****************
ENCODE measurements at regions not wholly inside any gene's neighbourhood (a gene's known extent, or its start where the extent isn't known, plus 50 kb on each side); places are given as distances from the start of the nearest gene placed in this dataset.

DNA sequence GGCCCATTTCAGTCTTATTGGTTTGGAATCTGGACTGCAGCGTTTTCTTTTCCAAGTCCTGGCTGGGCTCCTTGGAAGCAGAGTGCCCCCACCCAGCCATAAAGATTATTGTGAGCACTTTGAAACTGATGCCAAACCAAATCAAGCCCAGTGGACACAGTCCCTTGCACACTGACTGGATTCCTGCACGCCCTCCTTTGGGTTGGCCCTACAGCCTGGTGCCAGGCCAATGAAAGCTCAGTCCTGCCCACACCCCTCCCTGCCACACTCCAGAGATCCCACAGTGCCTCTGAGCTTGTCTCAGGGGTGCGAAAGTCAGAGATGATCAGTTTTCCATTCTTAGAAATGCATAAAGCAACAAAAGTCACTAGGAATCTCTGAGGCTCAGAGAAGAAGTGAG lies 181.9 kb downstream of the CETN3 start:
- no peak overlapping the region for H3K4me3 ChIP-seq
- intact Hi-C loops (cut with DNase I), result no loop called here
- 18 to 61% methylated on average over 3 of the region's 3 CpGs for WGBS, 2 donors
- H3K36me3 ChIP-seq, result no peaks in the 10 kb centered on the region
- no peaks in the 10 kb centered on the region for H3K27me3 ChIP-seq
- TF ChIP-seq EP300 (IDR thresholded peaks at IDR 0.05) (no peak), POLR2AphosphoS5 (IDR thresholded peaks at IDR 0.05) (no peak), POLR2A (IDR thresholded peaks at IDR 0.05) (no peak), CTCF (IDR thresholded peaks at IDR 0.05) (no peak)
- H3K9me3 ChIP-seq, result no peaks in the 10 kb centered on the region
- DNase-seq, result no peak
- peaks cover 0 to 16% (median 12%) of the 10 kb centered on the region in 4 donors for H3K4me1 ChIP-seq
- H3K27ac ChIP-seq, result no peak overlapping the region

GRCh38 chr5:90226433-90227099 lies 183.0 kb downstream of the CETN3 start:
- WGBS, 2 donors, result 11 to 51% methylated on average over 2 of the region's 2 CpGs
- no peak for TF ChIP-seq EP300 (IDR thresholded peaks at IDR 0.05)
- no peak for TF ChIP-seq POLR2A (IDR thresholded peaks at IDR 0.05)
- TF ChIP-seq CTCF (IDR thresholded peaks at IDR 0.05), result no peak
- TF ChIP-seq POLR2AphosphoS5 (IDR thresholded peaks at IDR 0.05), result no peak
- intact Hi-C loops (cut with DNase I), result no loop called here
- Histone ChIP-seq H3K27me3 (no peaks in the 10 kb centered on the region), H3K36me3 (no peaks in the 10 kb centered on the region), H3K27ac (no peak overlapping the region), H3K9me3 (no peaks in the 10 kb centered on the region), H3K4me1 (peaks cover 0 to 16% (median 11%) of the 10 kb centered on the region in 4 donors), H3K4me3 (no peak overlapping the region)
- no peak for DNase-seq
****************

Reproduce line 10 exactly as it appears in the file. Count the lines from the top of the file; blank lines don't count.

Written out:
- DNase-seq, result no peak